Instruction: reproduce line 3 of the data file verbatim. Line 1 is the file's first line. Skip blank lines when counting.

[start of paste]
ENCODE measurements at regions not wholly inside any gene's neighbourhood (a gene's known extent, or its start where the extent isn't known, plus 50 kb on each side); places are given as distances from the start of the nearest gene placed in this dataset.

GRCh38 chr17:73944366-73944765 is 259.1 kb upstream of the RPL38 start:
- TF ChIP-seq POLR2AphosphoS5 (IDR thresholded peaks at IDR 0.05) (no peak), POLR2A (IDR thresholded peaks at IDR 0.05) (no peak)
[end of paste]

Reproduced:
- TF ChIP-seq POLR2AphosphoS5 (IDR thresholded peaks at IDR 0.05) (no peak), POLR2A (IDR thresholded peaks at IDR 0.05) (no peak)